MMarket crashes are an inevitable part of long-term investing, but they don’t affect everyone equally. Some people comfortably weather the storm while others see much of their savings wiped out.
Often the difference comes down to the investment decisions made before and during the crash. If you belong to any of the following groups, you should probably adjust your investment strategy as soon as possible.
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1. People who do not diversify
Diversification protects you against losses by placing your money in many baskets. If you put all your savings into one or two stocks and they add up, you’ll lose a lot of money quickly. But it is unlikely that all investments will fall at the same time. Some, like bonds and gold, tend to do well when stocks are most volatile. Spreading your money among many investments minimizes your losses because when some of your stocks are going down you will have other investments that are doing better than normal.
While it’s a good idea to mix up the asset classes you invest in, you should also make sure you diversify within a given asset class. For example, you don’t want to invest exclusively in technology stocks. While there are many strong companies in this field, if new regulations or an unforeseen issue arose, it could affect the entire industry. Even if your money is split among several different tech stocks, you could still lose a lot in this scenario.
Invest in multiple areas to further reduce your risk of loss. Continuing with our example above, this could mean adding financial stocks and industrial stocks to your portfolio so that your money isn’t fully invested in tech stocks. But try to stick with companies whose business models you understand. This helps you better understand how a company’s movements will affect its stock price.
2. People whose portfolios do not match their risk tolerance
Your risk tolerance indicates how much variability you are comfortable managing in your investment portfolio. Risk tolerance is generally higher in younger workers and lower in older people. That’s because losing some of your retirement savings isn’t as bad when you’re decades from retirement as it is when you’re about to quit your job.
Those with a high tolerance for risk usually invest more money in stocks because of their higher earning potential. As their tolerance for risk decreases, they gradually move money to bonds and other less volatile investments.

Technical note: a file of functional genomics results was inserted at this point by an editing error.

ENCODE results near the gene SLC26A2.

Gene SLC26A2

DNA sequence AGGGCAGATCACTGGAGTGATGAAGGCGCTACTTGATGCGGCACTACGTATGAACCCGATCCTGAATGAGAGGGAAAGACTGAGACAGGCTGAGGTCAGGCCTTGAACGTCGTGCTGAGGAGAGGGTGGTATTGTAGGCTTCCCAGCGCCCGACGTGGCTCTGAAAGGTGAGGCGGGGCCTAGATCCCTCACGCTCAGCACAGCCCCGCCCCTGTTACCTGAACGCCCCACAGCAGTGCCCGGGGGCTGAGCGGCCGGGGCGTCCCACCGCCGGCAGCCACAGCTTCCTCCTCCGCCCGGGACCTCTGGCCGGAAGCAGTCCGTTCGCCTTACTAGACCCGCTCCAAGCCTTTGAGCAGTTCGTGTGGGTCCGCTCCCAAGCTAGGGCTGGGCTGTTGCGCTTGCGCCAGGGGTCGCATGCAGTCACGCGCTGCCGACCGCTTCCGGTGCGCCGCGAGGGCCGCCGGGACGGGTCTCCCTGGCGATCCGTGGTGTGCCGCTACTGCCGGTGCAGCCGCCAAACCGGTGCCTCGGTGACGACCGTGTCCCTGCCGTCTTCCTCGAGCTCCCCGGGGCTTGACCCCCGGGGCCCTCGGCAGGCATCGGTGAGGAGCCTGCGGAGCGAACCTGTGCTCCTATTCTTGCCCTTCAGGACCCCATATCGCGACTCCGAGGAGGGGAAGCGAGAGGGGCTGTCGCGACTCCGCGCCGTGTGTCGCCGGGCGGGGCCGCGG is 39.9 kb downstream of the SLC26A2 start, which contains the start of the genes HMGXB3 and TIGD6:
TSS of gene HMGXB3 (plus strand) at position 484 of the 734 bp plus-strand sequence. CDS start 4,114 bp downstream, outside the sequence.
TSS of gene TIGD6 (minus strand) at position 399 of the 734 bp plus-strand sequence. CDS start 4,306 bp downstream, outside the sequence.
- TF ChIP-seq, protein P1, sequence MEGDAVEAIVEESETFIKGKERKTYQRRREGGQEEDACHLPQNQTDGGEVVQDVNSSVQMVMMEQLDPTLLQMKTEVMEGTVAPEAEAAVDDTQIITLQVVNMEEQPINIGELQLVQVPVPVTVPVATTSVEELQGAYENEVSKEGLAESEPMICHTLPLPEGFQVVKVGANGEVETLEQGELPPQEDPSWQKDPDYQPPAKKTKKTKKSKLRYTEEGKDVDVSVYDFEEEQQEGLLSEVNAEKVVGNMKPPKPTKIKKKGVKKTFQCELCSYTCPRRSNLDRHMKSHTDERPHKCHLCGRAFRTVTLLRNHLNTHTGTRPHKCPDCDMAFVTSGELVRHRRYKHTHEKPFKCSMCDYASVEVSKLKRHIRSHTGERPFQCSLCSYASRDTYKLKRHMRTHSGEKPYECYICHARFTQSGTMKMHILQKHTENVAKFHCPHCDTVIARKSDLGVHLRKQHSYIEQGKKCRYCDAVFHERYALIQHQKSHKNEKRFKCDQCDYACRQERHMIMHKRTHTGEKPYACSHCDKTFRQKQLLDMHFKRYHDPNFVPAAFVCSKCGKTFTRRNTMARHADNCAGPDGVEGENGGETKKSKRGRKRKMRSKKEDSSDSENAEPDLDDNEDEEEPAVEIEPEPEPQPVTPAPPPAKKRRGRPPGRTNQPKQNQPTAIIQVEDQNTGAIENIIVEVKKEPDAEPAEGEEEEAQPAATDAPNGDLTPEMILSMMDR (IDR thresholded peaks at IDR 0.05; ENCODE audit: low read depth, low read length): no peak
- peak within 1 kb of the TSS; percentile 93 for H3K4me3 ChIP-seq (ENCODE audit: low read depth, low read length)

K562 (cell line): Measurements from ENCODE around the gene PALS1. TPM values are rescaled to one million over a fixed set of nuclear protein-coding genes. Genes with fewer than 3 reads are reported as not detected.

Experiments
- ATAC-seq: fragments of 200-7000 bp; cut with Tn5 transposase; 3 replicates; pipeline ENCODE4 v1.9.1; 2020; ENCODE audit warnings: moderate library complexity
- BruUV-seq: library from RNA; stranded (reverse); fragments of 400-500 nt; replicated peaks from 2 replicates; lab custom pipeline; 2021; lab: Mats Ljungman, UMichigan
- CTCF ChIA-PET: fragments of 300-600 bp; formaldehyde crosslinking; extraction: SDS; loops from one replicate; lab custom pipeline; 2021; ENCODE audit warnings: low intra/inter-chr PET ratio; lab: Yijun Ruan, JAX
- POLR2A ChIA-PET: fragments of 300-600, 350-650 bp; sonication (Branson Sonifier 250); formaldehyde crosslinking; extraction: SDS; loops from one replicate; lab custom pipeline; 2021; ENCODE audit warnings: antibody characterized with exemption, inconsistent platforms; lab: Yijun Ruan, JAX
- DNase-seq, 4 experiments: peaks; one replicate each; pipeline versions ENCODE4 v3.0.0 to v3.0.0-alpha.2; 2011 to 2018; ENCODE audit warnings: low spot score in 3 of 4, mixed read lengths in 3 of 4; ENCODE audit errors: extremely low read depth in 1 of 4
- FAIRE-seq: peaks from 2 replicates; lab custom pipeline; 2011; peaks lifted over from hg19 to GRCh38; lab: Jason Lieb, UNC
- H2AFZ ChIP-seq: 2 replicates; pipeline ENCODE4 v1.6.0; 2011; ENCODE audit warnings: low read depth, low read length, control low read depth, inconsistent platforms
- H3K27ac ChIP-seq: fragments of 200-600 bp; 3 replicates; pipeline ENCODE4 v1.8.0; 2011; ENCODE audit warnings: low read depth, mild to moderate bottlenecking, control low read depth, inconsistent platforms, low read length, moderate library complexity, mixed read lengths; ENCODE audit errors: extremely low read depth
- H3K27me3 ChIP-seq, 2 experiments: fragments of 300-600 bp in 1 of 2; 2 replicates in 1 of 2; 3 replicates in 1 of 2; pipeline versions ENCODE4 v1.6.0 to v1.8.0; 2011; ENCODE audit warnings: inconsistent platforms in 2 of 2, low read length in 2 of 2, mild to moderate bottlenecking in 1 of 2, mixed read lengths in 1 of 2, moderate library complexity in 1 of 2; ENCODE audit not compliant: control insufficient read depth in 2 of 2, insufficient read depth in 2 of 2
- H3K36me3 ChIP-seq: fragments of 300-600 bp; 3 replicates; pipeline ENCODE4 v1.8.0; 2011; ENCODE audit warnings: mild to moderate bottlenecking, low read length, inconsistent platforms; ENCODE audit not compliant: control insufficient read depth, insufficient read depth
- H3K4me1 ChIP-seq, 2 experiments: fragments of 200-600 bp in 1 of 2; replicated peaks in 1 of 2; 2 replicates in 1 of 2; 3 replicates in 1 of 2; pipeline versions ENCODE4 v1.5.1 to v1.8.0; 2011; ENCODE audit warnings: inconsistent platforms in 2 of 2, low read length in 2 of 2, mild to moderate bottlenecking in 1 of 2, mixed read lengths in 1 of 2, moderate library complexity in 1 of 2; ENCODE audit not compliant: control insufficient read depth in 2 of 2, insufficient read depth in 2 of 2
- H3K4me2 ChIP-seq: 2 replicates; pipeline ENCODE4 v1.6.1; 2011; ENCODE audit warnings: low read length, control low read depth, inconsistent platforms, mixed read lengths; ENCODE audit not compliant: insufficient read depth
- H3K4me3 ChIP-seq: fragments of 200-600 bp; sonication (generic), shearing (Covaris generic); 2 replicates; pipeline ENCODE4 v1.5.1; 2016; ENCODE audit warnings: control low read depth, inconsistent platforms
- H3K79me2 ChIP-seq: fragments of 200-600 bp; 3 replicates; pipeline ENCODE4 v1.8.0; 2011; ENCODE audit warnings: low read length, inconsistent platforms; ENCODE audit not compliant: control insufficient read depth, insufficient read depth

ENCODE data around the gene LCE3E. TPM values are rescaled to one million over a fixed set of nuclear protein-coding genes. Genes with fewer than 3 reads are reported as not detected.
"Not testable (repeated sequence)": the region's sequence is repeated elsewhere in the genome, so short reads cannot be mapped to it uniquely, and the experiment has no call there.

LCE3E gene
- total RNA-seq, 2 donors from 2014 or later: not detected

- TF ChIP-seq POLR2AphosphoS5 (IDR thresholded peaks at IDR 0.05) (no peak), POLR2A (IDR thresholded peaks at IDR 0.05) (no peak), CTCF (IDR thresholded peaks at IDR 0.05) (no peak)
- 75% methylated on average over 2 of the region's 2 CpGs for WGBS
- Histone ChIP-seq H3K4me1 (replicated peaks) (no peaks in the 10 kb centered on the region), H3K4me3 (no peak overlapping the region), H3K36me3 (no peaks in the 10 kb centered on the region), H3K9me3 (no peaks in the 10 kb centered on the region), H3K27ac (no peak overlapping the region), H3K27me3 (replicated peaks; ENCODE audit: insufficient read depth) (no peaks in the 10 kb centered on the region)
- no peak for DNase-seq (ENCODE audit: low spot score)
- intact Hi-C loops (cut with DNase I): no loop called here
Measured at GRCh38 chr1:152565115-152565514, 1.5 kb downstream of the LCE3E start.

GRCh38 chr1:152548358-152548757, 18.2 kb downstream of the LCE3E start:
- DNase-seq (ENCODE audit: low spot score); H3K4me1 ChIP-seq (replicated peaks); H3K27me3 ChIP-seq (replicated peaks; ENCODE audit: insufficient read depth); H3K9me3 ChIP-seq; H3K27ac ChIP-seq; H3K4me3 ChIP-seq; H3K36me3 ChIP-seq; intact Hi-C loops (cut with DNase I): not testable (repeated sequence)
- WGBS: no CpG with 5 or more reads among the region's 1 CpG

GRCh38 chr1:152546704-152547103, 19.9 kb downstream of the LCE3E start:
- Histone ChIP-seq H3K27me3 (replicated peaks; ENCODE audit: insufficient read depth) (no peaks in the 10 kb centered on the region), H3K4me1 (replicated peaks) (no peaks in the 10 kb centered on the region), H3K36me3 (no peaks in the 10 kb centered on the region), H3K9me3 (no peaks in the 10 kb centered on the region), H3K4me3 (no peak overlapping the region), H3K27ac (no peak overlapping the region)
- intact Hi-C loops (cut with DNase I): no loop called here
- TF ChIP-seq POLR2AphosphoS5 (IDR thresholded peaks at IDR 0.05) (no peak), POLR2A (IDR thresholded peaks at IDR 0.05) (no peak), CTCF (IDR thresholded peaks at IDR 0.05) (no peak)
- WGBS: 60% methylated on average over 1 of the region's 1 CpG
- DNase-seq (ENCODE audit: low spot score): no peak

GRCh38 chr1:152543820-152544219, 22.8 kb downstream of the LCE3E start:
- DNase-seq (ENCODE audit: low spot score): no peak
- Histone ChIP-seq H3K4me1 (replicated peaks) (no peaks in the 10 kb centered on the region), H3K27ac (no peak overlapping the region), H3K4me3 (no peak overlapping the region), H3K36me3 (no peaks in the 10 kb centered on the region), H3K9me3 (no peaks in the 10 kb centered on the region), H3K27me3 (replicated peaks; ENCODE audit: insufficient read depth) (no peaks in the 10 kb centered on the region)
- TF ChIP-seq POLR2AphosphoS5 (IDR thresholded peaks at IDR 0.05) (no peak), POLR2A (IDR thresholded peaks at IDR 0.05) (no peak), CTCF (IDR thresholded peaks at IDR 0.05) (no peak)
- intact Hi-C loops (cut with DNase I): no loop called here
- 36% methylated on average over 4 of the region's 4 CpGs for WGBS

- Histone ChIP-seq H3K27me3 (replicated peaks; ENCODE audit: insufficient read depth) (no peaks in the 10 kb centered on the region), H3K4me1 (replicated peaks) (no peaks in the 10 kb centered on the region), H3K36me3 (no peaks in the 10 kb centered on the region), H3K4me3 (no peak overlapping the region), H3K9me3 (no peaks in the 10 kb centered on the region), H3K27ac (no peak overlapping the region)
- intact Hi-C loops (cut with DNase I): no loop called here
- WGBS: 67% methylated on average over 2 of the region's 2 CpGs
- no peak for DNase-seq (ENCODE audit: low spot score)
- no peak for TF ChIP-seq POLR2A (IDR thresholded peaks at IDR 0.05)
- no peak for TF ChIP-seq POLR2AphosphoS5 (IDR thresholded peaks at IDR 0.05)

It’s up to you to decide how much risk you feel comfortable with, but a good rule of thumb for retirement savings is to invest 110 minus your age in stocks. So if you’re 40, you’ll keep 70% of your savings in stocks and 30% in bonds.
You should remember to adjust your asset allocation periodically to keep up with changes in your tolerance for risk. Doing this is essential to minimize your losses in the event of a stock market crash.
3. People inclined to make emotional investment decisions
Even if you have diversified your investments and made sure that they match your current risk tolerance, there is a good chance that you will lose money in the event of a stock market crash. This is quite normal. But how you deal with this loss can determine whether it is temporary or permanent.
Some people decide to sell their investments in the hope of avoiding future losses, but in reality this eliminates the possibility of recouping those losses when the stock market rebounds.
Often times the best thing to do in this scenario – assuming you don’t have either of the above two issues – is to just wait. Avoid looking at your portfolio if it is stressful and trust that you have invested wisely.
If you regularly put money into your investment account, continue to do so on the same schedule as before. Buying when stock prices are low could earn you a big profit when they rise again later on.
Stock market crashes are an inevitable part of investing, so it’s important to familiarize yourself with the idea. If you follow the steps above, you shouldn’t have to worry about these crashes disrupting your long-term plans.
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